So if you were to write pseudocode on a piece of paper for your intern, what would you write? Perhaps something like this:

def run(foo: String, num: Int = 2, bool: Flag) = {
  println(foo * num + " " + bool.value)

The main method of a CLI tool is just a method that takes arguments, so we write def, and list out the arguments it takes and their types. We then get to the body of the method, between the curly braces, and fill that in with pseudocode for what the CLI tool is meant to do. End of story.

It turns out, this is not too different from what the MainArgs library lets you do. Just slap on a @main annotation, pass in the real CLI arguments (an Array[String]) to some helper method, and we're done!

def run(foo: String, num: Int = 2, bool: Flag) = {
  println(foo * num + " " + bool.value)

def main(args: Array[String]): Unit = ParserForMethods(this).runOrExit(args)
$ ./example.jar --foo hello
hellohello false

$ ./example.jar --foo hello --num 3 --bool
hellohellohello true

$ ./example.jar --help
  --foo <str>
  --num <int>

This gives you a CLI entrypoint, argument parsing, error messages, help messages, and so on. You can flesh it out more if you'd like with top-level docs, per-param docs, etc., but it is already very usable. We just took the code you would have sketched on paper, annotated it, and it works. That's executable Pseudocode!

Concise Language with a Clunky Ecosystem

These examples perhaps highlight the traditional problem with Scala as Executable Pseudocode.

The language is fine. But the libraries have traditionally been verbose and clunky. So while snippets of pure-scala on slides look great defining a linked list or fibonacci function or something, any Scala that actually has to do something is just as ugly and verbose as Java code!

People like making fun of Java for being verbose, but Java's ArgParse4j would actually look not much uglier than the Scopt snippet above, and Java's Apache HTTP Client would look not much more verbose than the Akka HTTP snippet. These Scala libraries are a different style of ugly from Java, with a different set of language features and design patterns making them verbose. But they are unnecessarily ugly and verbose all the same. Scala needs to do better.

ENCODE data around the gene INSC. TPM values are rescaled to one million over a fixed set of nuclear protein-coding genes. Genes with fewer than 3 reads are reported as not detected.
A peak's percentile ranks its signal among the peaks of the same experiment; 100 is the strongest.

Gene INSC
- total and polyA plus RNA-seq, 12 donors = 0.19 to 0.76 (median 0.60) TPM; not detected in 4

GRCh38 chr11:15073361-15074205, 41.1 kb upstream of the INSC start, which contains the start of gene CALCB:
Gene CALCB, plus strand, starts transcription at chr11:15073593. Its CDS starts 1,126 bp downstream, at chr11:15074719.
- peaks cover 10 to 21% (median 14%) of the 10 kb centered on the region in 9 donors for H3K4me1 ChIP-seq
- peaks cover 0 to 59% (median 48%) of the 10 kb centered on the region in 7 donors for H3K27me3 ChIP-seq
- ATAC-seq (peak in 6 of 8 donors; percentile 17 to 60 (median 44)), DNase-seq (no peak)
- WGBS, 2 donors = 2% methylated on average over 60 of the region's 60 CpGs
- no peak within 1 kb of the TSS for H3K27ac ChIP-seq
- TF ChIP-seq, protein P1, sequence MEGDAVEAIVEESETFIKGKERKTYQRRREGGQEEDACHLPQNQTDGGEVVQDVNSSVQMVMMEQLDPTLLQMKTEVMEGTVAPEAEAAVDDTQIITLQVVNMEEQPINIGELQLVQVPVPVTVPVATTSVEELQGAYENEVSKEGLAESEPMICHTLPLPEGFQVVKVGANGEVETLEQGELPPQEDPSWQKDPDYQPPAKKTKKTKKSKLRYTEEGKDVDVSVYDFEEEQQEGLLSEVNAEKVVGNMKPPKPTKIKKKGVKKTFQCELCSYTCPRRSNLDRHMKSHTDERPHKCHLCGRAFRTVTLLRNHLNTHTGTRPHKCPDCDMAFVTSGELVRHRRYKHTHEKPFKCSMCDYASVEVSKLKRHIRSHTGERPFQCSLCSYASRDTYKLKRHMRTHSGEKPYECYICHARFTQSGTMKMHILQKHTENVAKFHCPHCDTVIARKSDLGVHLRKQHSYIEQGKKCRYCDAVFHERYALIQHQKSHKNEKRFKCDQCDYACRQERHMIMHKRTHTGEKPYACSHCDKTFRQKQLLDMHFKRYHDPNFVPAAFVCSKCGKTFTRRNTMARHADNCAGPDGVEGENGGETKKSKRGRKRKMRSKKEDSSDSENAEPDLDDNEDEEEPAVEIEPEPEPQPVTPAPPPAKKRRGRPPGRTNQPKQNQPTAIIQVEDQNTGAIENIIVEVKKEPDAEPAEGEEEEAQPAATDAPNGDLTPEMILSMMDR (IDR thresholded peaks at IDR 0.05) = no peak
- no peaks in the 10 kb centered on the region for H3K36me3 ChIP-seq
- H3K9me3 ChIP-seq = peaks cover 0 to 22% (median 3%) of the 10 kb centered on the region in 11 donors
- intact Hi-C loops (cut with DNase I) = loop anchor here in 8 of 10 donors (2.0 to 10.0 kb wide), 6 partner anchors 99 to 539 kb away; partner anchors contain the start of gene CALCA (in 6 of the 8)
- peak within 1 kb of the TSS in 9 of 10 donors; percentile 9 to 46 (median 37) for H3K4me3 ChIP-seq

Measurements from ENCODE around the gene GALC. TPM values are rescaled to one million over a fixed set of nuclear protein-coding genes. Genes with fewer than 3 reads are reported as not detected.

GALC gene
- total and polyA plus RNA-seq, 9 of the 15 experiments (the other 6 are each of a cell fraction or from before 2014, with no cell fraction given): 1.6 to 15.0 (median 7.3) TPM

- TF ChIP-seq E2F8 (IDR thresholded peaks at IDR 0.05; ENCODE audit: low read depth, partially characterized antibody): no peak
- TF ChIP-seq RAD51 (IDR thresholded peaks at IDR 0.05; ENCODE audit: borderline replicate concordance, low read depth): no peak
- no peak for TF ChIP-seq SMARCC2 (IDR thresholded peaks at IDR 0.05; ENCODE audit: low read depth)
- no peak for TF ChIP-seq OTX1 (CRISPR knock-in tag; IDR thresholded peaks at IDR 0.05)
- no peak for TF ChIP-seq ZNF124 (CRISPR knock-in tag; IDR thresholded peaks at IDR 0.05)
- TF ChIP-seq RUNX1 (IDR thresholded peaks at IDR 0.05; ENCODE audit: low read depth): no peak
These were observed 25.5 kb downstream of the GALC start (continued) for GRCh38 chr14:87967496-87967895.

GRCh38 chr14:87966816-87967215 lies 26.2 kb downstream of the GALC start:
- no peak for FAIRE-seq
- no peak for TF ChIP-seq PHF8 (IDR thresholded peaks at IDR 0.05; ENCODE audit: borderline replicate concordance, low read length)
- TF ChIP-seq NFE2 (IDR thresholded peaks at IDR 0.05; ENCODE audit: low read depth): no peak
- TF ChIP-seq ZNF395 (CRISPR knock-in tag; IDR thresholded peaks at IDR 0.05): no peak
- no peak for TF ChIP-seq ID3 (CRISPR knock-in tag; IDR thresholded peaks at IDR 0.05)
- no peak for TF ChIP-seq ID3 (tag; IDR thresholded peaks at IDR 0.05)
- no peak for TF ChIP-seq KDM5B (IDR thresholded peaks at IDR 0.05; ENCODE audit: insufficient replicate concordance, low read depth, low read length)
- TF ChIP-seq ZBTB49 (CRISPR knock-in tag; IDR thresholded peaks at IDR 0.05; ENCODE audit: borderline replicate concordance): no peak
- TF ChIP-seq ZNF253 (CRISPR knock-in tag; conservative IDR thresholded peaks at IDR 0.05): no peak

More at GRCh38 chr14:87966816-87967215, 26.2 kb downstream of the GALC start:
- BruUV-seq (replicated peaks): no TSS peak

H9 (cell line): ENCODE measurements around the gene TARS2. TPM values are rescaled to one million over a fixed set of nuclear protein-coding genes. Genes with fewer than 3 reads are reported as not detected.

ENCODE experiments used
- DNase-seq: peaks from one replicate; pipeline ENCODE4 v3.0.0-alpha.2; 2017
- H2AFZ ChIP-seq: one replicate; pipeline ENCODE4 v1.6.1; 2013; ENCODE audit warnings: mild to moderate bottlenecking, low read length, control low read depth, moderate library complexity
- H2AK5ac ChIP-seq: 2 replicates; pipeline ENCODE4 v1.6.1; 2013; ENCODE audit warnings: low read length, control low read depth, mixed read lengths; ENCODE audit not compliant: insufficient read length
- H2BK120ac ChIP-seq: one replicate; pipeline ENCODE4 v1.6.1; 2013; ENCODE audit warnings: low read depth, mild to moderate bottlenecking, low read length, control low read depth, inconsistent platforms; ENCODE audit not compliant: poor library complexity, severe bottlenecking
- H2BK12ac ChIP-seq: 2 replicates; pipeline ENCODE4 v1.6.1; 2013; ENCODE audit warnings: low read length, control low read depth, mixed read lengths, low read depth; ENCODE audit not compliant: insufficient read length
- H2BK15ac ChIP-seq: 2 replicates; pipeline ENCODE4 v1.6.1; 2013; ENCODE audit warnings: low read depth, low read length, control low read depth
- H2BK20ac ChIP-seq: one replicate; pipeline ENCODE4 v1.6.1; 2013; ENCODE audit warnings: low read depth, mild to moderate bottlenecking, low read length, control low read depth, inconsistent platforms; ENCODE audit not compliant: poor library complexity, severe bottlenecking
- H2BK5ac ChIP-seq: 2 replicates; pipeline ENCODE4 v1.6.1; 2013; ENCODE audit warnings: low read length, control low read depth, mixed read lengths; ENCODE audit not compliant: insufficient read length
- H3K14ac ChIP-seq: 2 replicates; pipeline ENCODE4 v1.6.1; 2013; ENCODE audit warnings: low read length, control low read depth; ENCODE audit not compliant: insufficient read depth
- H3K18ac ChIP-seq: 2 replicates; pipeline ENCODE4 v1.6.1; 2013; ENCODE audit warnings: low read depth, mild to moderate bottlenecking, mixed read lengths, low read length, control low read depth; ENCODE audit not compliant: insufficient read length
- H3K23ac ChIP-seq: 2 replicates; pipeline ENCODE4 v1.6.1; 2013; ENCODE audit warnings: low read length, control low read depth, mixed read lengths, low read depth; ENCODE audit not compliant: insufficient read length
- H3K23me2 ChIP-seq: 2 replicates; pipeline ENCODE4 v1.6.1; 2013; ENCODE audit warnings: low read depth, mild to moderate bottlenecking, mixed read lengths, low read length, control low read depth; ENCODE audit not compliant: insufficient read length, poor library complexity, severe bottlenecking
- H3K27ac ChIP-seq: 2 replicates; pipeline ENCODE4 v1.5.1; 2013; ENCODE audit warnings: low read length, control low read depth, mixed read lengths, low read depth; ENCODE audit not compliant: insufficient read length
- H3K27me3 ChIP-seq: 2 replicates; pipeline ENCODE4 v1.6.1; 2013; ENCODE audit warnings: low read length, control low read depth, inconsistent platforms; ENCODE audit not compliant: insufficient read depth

com.lihaoyi Scala libraries

com.lihaoyi libraries all look very different from traditional Scala libraries, and they look very similar to each other:

// mainargs
def run(foo: String, num: Int = 2, bool: Flag) = {
  println(foo * num + " " + bool.value)

// cask
def showUserProfile(userName: String) = {
  s"User $userName"

// uPickle
upickle.default.write(Seq(1, 2, 3))

// requests
val resp = requests.get("http://akka.io")

// os-lib
os.proc("grep", "Data")
    stdin = resp,
    stdout = os.pwd / "Out.txt"

// Mill
def lineCount = T{
    .map(f => os.read.lines(f.path).size)

By and large, they revolve around Scala method defs and Scala method calls, with a sprinkling of annotations for customization. These all match more or less how a developer would think of the problem:

  1. A main method taking CLI arguments is a method that takes parameters.
  2. HTTP get and post endpoints are methods that take parameters.
  3. Making HTTP requests or subprocess operations are just method calls that you pass parameters

Note what we don’t see here: DSLs, implicits, inheritance, builder patterns, config objects, wrappers, adapters, registries, visitors, etc. Even imports are minimized!

That’s not to say that these things aren’t used: all of these libraries make heavy use of design patterns in their implementation. And they do allow you to control things in more details when your requirements are less trivial. A user who needs to configure their HTTP request using requests.get can pass in one of many optional parameters below, and the library offers other mechanisms to support more advanced use cases.

  // siganture of requests.get.apply
  def apply(url: String,
            auth: RequestAuth = sess.auth,